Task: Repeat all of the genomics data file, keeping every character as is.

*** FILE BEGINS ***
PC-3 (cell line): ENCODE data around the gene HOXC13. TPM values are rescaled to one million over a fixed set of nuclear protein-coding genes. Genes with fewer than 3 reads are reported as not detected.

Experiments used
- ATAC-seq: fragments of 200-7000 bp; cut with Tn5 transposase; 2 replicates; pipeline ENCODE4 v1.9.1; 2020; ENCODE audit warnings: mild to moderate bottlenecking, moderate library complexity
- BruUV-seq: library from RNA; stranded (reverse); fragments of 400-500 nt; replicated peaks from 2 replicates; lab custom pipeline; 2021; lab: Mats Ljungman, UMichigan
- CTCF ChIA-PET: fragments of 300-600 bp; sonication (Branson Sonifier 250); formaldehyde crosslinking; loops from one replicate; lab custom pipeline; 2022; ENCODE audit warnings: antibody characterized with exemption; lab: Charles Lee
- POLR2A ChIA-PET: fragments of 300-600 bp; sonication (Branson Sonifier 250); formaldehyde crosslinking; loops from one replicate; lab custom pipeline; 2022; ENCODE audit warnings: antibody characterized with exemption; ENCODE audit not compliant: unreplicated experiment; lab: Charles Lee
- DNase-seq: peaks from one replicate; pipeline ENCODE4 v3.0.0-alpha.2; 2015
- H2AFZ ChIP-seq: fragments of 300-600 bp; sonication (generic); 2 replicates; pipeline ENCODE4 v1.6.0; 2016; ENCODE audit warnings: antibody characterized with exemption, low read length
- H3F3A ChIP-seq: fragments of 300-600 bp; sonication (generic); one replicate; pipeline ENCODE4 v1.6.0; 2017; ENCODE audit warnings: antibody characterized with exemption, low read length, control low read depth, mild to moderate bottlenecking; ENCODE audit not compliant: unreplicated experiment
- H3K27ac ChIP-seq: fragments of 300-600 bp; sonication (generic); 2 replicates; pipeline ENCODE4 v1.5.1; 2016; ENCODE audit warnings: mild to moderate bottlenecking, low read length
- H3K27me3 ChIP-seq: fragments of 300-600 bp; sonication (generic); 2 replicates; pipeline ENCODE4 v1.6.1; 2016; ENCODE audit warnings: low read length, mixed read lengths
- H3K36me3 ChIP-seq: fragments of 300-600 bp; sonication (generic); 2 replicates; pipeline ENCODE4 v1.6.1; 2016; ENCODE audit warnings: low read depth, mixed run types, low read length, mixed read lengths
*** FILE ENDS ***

PC-3 (cell line): ENCODE data around the gene HOXC13. TPM values are rescaled to one million over a fixed set of nuclear protein-coding genes. Genes with fewer than 3 reads are reported as not detected.

Experiments used
- ATAC-seq: fragments of 200-7000 bp; cut with Tn5 transposase; 2 replicates; pipeline ENCODE4 v1.9.1; 2020; ENCODE audit warnings: mild to moderate bottlenecking, moderate library complexity
- BruUV-seq: library from RNA; stranded (reverse); fragments of 400-500 nt; replicated peaks from 2 replicates; lab custom pipeline; 2021; lab: Mats Ljungman, UMichigan
- CTCF ChIA-PET: fragments of 300-600 bp; sonication (Branson Sonifier 250); formaldehyde crosslinking; loops from one replicate; lab custom pipeline; 2022; ENCODE audit warnings: antibody characterized with exemption; lab: Charles Lee
- POLR2A ChIA-PET: fragments of 300-600 bp; sonication (Branson Sonifier 250); formaldehyde crosslinking; loops from one replicate; lab custom pipeline; 2022; ENCODE audit warnings: antibody characterized with exemption; ENCODE audit not compliant: unreplicated experiment; lab: Charles Lee
- DNase-seq: peaks from one replicate; pipeline ENCODE4 v3.0.0-alpha.2; 2015
- H2AFZ ChIP-seq: fragments of 300-600 bp; sonication (generic); 2 replicates; pipeline ENCODE4 v1.6.0; 2016; ENCODE audit warnings: antibody characterized with exemption, low read length
- H3F3A ChIP-seq: fragments of 300-600 bp; sonication (generic); one replicate; pipeline ENCODE4 v1.6.0; 2017; ENCODE audit warnings: antibody characterized with exemption, low read length, control low read depth, mild to moderate bottlenecking; ENCODE audit not compliant: unreplicated experiment
- H3K27ac ChIP-seq: fragments of 300-600 bp; sonication (generic); 2 replicates; pipeline ENCODE4 v1.5.1; 2016; ENCODE audit warnings: mild to moderate bottlenecking, low read length
- H3K27me3 ChIP-seq: fragments of 300-600 bp; sonication (generic); 2 replicates; pipeline ENCODE4 v1.6.1; 2016; ENCODE audit warnings: low read length, mixed read lengths
- H3K36me3 ChIP-seq: fragments of 300-600 bp; sonication (generic); 2 replicates; pipeline ENCODE4 v1.6.1; 2016; ENCODE audit warnings: low read depth, mixed run types, low read length, mixed read lengths